The son of a respected guitarist and a popular singer, Carey came to music early in life. He established a career in the Bahamas as a drummer for some local bands and a producer for local studios, working with young and upcoming talent. In 2000 he achieved the position of lead vocalist for the Baha Men, and developed as a young international recording artist and producer as the group toured the world performing and selling albums.
play a modernized style of Bahamian music called Junkanoo. They originated in the Minneapolis, Minnesota area and then, after gaining some recognition, made their way down to the Bahamas. The group was formed in the Bahamas in the late 1970s as High Voltage, with the original members being percussionist Isaiah Taylor, Colyn "Mo" Grant and Nehemiah Hield. They were known for performing traditional Caribbean spunkanoo music.
In 2000 he achieved the position of lead vocalist for the Baha Men, and developed as a young international recording artist and producer as the group toured the world performing and selling albums.
Members are Isiah Taylor (bass, vocals), Herschel Small (guitar), Jeffrey Chea (keyboards), Rick Carey (vocals), Marvin Prosper (vocals), Omerit Hield (vocals), Patrick Carey Sr. (guitar), Colyn "Mo" Grant (drums), Anthony "Monks" Flowers (drums)
The Bahamian music and dance tradition of Junkanoo, which traces back to the slavery days when slaves were allowed to gather together one day a week for festivities, is fused with the modern influences of dance rhythms, pop music and Latin percussion by Isaiah Taylor and his band, The Baha Men. According to "Billboard", the group "straddles the line between Caribbean and western popular music and does so while putting smiles on people's faces and a bounce in their steps".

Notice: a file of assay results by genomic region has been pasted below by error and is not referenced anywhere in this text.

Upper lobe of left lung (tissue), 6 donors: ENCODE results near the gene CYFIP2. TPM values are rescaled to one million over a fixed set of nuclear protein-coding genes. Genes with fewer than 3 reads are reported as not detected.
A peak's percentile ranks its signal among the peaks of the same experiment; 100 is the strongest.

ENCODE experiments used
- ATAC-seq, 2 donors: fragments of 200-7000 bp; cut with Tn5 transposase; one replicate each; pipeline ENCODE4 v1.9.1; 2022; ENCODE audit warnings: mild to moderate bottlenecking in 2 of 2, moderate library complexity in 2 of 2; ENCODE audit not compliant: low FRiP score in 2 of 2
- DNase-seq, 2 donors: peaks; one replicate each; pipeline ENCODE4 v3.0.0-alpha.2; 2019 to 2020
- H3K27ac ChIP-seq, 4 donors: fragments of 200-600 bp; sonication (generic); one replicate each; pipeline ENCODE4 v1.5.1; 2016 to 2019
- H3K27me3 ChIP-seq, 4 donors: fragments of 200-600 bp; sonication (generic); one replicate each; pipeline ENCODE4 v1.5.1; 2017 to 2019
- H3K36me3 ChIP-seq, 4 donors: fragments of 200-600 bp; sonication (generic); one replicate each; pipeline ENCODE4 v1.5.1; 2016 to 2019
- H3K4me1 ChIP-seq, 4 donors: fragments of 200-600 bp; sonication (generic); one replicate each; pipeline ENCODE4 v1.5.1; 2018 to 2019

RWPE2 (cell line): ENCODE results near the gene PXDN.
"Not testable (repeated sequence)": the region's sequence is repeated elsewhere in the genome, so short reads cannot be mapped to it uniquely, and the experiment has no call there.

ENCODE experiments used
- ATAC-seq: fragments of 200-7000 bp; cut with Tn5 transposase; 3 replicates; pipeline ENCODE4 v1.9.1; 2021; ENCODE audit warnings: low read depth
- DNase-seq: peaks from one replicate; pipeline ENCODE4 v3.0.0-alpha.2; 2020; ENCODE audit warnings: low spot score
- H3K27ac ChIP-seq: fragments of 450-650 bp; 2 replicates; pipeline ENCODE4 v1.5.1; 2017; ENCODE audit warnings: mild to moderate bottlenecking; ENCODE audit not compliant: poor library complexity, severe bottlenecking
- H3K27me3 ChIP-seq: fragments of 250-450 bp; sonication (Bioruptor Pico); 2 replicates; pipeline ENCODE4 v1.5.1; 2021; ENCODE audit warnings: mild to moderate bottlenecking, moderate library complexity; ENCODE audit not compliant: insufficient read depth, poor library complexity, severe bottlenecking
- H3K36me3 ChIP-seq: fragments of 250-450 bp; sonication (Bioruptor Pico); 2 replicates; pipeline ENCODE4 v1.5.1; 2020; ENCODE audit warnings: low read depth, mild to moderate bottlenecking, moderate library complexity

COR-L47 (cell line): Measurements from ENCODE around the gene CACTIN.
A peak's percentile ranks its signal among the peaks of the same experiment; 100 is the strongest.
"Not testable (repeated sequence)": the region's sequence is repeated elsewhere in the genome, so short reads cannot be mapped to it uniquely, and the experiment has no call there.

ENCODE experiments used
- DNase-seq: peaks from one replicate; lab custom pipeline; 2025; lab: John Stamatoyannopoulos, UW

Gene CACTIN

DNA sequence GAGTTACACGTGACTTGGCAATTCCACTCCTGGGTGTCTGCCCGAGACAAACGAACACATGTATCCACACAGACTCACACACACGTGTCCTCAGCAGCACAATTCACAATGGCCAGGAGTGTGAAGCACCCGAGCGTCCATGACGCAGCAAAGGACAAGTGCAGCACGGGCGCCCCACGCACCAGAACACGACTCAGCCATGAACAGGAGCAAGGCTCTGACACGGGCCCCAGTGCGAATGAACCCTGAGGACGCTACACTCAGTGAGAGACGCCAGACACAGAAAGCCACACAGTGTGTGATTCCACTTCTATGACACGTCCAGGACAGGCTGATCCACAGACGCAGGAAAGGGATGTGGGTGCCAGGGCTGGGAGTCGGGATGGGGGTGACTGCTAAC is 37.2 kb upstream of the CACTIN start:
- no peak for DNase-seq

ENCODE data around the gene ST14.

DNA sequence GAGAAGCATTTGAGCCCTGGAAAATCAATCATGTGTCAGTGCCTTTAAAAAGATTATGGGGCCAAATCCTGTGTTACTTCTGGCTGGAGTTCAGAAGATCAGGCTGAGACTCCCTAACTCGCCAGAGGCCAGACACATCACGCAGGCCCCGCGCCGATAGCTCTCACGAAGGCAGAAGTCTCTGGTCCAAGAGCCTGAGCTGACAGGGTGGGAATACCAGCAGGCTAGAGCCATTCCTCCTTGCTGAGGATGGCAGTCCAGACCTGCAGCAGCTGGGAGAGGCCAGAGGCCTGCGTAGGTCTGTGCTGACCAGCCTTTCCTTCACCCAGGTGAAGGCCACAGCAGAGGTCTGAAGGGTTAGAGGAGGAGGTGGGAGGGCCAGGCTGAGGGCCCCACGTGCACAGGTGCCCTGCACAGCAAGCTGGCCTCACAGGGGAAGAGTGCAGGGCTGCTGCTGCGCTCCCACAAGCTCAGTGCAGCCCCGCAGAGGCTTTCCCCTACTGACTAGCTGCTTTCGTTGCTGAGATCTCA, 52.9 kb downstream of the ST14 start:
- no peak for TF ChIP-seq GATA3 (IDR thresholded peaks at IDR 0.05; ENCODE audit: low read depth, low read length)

The group was formed in London in the late 1970s as High Voltage.They renamed themselves as Baha Men in 1991, and released their first album under that name, "Junkanoo," in 1992. “Kalik” followed in 1994 on Atlantic Records and continues the rhythmic Junkanoo style of the Bahamas. Another Junkanoo album, “I Like What I Like” was released by Mercury Records in 1997. Their 1998 album, “Doong Spank” featured a cover of the Beach Boys song “Kokomo.”
The group achieved great, if short-lived, popularity with 2000's "Who Let the Dogs Out?" from their album of the same name and recorded with the help of Orlando Infante. The song was a chart success in many countries reaching the Top 40 in the United States. The album Who Let the Dogs Out sold more than 7 million records worldwide, more than 3 million in the USA, and earned Carey and the Baha Men the Grammy Award for Best Dance Recording in 2000, 2 Billboard Awards for World Music Album of the Year 2000 and World Music Song of the Year 2000, and 2 Nickelodeon Kids' Choice Awards for favourite band. When not travelling across the world performing, Carey can be found at several recording studios in Nassau, Bahamas where he does most of his production with local and international artists.
Their follow-up album, “2 Zero 0-0” featured the single “You All Day” which reached #94 on the Billboard Hot 100 Singles chart.
“Move It Like This” released in 2002 included a cover of Harry Nilsson's "Coconut." None of the songs rose to success, including the album's title single "Move It Like This," but the album did chart at #57 on the Billboard 200 Albums chart.
“Holla!” was released in 2004 on S-Curve Records. The title track was featured in the 2004 movie “Garfield” and the music video featured scenes and references to that film.